More Dogs on Main Street |

More Dogs on Main Street

Tom Clyde, Record columnist

My father was something of a fanatic about turning out the lights around the house. It was a little ironic. He would put a couple of thousand Christmas lights in the big spruce tree on the front lawn, then have a fit if somebody left the bathroom light on. The acorn doesn’t fall too far from the tree, as they say, and I have to admit to being cheap when it comes to the power bill. Even in the dead of winter, with the hot tub fired up to a slow boil, my power bill never breaks $75 bucks. That’s got some extra for wind power in there, the water pump, and all the normal stuff you have around the house. In the summer, it’s usually under $25.

This fixation with turning off the lights sort of bleeds over the property lines, and I will admit to paying attention to things like street lights and parking-lot lights that are on in the middle of the day, or on for no reason. The one that I watch most closely is a street light in Woodland. You could make a pretty reasonable argument that there is no reason to have any street lights in Woodland. But there are two, maybe three. That’s about one street light per hundred people.

The one at the intersection by church, in the tough urban core of Woodland, shines brightly right up until the time a car approaches the intersection. As soon as the car’s headlights shine in the general direction of the street light, the sensor decides it must be noon and shuts the light off. So it dutifully lights the intersection when there is nobody there, but plunges into darkness at the only time the light might be of any value at all. It’s been doing that for at least the 25 years I’ve lived here full time. Since the intersection is dark whenever there is traffic (which isn’t very often), we might as well just turn it off completely.

There is a similar situation at the intersection on Hwy 248 and Jordanelle Parkway/Browns Canyon. It switches off when a car approaches. Of course there are a couple of hundred street lights illuminating the eerie, vacant streets of the newly constructed ghost towns around Jordanelle. Whole hillsides are lit up, showing the fire hydrants and cul-de-sacs of vacant lots and abandoned condo projects. I suppose the lights perform some security function around the buildings, but surely we don’t need to be burning coal to light up the streets in front of all those vacant lots. I’m not sure who picks up the power bill on those, but somebody is paying to light up deserted streets.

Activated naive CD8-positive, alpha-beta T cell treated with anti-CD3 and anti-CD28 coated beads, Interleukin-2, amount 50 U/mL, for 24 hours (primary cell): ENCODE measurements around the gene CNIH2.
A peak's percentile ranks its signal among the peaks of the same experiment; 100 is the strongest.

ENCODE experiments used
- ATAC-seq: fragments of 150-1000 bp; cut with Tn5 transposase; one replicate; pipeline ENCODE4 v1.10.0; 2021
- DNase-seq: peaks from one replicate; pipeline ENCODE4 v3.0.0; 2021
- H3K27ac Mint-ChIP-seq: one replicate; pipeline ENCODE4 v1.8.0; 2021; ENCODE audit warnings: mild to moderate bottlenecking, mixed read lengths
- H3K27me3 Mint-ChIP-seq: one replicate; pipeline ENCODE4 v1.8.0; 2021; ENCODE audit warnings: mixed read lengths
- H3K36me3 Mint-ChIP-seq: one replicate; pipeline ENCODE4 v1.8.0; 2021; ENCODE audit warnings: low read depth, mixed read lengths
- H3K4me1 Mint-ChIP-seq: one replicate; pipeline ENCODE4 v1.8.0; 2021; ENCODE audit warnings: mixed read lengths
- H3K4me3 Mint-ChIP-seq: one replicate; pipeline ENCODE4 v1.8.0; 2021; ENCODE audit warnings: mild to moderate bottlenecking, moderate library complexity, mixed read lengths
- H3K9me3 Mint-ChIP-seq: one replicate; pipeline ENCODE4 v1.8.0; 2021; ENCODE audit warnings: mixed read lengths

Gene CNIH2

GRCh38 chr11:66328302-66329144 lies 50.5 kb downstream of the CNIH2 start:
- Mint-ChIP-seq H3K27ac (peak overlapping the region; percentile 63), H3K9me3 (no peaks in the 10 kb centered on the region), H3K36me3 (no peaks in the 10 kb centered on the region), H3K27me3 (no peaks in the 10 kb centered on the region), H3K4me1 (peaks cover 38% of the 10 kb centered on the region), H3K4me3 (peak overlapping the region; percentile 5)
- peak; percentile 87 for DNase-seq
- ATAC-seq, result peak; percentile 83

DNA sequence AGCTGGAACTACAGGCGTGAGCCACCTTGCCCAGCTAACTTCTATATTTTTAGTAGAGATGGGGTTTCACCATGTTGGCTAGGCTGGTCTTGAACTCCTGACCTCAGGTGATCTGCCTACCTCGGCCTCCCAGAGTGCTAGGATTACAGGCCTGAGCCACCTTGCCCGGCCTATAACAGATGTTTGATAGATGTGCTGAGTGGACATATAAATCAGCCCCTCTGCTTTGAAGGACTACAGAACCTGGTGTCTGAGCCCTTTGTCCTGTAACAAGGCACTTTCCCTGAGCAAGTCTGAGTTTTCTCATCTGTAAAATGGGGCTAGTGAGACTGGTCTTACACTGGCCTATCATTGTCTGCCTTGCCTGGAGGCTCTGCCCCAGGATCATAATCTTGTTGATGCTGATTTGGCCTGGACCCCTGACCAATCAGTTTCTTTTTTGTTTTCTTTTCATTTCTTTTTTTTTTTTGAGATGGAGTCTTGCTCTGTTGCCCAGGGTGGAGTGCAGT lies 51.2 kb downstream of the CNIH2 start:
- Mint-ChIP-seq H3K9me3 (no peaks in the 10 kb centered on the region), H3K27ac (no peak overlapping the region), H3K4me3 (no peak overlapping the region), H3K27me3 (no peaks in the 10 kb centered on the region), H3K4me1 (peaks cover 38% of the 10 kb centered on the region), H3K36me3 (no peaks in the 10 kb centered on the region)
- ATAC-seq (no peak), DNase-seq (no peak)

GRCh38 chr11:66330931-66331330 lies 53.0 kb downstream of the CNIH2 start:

It’s not just street lights. For a couple of weeks, the City’s parking lot on the prairie, out there in the tailings pond, was shining bright all night long, despite being unfinished. I mentioned that to a friend at City Hall and she fixed it the next day. There were a bunch of lights in Swede Alley that stayed on all day. The parking-lot lights at the Park City High School are on in the middle of the afternoon. Nobody got around to adjusting the timer on the system after the last power failure, so in the darkest hours of the night, when the security function is probably justified, they would be off. The same is true of the church in Francis.

There are a whole lot of those lights that don’t need to be on, ever. But we really ought to be able to figure out a way to shut them off during daylight hours.

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Changing gears, I recently talked to an old friend who lives in New York. He admits to knowing a bunch of Wall Street people, though he is not one of them. I asked what happened to these folks when the financial system imploded. I wanted to know what the consequences were to a 30-year-old who was trading billions of dollars a day with a speed and verve that comes from years of playing video games. Transactions that used to involve months of due diligence were being flipped three times before the morning coffee break. Most places I’ve worked, if you lost the company $100 million or so, there would be consequences. You would at least lose your parking space.

So what was happening to employees at Citi, BofA, or Merrill? Well, according to my friend, it was just terrible. Some of their bonuses were cut by 10 or 15 percent, and in the case of one guy he knew of, who was personally responsible for trading losses of close to a billion (with a "B"), there was a negative comment added to his personnel file.

Tom Clyde served as Park City attorney in the 1980s and is the author of "More Dogs On Main Street." He has been a columnist at The Park Record for more than 20 years.